Predictive performance of multi-model ensemble forecasts of COVID-19 across European nations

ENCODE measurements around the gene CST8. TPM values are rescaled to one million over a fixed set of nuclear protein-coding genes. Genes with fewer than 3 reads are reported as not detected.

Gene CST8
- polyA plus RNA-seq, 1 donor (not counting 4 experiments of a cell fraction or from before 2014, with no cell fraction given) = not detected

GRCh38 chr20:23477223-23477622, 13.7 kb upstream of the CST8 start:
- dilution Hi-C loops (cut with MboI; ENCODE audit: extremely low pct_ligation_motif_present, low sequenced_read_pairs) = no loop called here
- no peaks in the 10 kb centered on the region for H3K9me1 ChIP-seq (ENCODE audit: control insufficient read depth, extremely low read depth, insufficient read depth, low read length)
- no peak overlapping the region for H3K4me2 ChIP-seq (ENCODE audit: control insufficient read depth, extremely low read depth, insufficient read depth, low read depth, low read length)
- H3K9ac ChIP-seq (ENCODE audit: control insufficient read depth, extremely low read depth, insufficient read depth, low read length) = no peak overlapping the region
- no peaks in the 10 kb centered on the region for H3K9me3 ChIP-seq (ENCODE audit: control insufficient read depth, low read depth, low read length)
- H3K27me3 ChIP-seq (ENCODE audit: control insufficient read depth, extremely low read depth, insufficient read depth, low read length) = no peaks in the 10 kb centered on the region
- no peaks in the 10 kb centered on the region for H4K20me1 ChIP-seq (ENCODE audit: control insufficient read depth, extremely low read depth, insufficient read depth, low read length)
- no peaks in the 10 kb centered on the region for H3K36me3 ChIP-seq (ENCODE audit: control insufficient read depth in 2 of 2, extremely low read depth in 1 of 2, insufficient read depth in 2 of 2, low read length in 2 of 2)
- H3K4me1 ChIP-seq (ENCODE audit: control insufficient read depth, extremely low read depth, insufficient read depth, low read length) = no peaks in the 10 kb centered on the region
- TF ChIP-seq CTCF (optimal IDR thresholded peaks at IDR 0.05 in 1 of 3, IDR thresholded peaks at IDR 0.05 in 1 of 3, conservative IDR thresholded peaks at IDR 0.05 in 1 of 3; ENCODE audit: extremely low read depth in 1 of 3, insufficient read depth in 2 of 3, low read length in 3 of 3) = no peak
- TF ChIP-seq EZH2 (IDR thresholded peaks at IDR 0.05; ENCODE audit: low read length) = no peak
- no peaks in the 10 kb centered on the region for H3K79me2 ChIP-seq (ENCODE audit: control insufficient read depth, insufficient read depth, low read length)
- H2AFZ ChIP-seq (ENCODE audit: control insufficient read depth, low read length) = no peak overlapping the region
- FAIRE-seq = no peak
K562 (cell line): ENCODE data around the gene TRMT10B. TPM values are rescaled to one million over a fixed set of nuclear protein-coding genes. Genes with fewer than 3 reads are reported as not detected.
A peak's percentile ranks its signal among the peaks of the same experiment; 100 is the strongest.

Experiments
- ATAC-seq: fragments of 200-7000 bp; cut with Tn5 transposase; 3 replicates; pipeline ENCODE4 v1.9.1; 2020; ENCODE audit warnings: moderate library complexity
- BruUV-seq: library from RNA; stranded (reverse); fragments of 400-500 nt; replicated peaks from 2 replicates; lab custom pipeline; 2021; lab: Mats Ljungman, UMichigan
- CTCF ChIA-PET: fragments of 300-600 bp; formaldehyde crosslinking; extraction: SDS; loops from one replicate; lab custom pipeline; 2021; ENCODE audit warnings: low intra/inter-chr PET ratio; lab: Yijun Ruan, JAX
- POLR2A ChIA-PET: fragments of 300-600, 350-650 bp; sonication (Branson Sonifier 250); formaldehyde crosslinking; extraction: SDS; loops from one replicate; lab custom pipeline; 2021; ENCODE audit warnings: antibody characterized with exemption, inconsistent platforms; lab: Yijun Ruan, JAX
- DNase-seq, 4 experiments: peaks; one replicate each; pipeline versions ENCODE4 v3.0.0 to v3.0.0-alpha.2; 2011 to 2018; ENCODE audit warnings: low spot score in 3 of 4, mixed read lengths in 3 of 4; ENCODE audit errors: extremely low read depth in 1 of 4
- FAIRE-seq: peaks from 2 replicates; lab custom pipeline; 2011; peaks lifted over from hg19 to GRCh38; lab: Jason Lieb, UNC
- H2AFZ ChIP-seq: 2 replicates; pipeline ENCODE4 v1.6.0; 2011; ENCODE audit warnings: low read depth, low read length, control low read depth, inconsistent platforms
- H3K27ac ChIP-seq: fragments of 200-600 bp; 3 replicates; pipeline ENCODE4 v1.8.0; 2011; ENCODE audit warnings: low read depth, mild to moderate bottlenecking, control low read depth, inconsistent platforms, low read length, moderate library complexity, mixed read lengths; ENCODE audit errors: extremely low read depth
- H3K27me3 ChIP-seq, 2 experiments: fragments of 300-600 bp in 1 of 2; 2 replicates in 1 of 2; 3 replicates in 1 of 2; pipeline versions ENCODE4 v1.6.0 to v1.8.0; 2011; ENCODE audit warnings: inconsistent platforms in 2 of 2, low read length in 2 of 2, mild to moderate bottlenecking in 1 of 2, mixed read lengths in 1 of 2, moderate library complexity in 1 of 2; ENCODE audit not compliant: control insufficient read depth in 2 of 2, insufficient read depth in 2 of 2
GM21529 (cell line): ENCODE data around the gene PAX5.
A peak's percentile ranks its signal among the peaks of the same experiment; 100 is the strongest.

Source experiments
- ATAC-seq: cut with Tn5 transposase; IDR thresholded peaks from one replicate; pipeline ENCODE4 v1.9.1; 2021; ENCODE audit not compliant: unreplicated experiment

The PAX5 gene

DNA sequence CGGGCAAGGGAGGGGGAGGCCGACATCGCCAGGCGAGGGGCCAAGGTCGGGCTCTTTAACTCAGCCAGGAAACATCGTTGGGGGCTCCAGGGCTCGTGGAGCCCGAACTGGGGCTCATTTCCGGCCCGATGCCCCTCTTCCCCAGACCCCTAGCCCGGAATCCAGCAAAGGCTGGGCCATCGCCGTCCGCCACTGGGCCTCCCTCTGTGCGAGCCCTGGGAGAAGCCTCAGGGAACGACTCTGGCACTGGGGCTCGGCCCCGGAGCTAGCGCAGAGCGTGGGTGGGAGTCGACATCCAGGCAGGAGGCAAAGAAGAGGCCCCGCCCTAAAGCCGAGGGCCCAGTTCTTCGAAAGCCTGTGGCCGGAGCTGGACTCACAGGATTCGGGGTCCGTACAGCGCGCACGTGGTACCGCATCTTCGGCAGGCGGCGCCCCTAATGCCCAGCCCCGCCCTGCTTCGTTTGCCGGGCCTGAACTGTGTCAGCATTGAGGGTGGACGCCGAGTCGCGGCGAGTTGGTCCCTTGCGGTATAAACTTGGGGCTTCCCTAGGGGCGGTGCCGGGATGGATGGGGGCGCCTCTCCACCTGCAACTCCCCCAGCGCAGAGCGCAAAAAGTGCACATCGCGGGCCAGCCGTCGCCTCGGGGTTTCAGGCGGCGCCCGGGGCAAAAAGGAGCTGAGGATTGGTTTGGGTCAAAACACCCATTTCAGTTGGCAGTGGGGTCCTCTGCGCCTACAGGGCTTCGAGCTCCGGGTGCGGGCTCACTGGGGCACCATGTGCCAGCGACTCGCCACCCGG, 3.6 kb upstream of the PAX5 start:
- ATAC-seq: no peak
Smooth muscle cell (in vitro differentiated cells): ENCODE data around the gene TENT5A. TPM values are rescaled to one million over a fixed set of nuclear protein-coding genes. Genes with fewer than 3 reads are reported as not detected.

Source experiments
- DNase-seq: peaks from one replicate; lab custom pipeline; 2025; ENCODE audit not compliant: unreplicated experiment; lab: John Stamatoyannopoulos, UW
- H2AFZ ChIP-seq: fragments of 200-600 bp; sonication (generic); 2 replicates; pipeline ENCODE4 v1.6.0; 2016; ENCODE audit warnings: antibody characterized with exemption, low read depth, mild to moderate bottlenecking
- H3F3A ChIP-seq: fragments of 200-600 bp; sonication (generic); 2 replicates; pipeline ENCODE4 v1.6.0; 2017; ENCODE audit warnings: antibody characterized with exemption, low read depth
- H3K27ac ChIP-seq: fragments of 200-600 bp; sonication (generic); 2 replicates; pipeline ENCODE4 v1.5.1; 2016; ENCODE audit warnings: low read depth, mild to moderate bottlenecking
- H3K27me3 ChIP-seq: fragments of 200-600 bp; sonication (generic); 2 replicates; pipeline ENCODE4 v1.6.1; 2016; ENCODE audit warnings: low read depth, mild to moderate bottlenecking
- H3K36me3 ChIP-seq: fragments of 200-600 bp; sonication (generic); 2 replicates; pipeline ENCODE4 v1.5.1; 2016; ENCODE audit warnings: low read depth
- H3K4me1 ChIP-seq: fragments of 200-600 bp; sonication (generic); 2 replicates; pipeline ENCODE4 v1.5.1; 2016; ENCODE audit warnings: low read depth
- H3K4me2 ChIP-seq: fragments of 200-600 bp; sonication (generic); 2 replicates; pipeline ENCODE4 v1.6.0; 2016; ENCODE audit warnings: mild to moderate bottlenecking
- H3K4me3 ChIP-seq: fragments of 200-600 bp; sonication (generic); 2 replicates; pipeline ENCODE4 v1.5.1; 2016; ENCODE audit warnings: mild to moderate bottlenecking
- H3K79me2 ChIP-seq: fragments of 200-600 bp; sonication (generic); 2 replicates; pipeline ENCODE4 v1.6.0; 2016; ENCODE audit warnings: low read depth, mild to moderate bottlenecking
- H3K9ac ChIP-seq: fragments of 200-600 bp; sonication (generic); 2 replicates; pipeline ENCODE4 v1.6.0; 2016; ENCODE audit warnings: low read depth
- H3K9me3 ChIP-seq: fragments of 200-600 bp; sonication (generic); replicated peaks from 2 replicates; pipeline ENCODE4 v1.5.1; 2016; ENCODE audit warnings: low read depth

K. Sherratt, H. Gruson, R. Grah, H. Johnson, R. Niehus, B. Prasse, F. Sandmann, J. Deuschel, D. Wolffram, S. Abbott, A. Ullrich, G. Gibson, E. L. Ray, N. G. Reich, D. Sheldon, Y. Wang, N. Wattanachit, L. Wang, J. Trnka, G. ObozinskiT. Sun, D. Thanou, L. Pottier, E. Krymova, J. H. Meinke, M. V. Barbarossa, N. Leithäuser, J. Mohring, J. Schneider, J. Włazło, J. Fuhrmann, B. Lange, I. Rodiah, P. Baccam, H. Gurung, S. Stage, B. Suchoski, J. Budzinski, R. Walraven, I. Villanueva, V. Tuček, M. Šmíd, M. Zajíček, C. Pérez Álvarez, B. Reina, N. I. Bosse, S. Meakin, L. Castro, G. Fairchild, I. Michaud, D. Osthus, P. Alaimo Di Loro, A. Maruotti, V. Eclerová, A. Kraus, D. Kraus, L. Pribylova, B. Dimitris, M. L. Li, S. Saksham, J. Dehning, S. Mohr, V. Priesemann, G. Redlarski, B. Bejar, G. Ardenghi, N. Parolini, G. Ziarelli, W. Bock, S. Heyder, T. Hotz, D. E. Singh, M. Guzman-Merino, J. L. Aznarte, D. Moriña, S. Alonso, E. Álvarez, D. López, C. Prats, J. P. Burgard, A. Rodloff, T. Zimmermann, A. Kuhlmann, J. Zibert, F. Pennoni, F. Divino, M. Català, G. Lovison, P. Giudici, B. Tarantino, F. Bartolucci, G. Jona Lasinio, M. Mingione, A. Farcomeni, A. Srivastava, P. Montero-Manso, A. Adiga, B. Hurt, B. Lewis, M. Marathe, P. Porebski, S. Venkatramanan, R. Bartczuk, F. Dreger, A. Gambin, K. Gogolewski, M. Gruziel-Słomka, B. Krupa, A. Moszynski, K. Niedzielewski, J. Nowosielski, M. Radwan, F. Rakowski, M. Semeniuk, E. Szczurek, J. Zieliński, J. Kisielewski, B. Pabjan, Y. Kheifetz, H. Kirsten, M. Scholz, P. Biecek, M. Bodych, M. Filinski, R. Idzikowski, T. Krueger, T. Ozanski, J. Bracher, S. Funk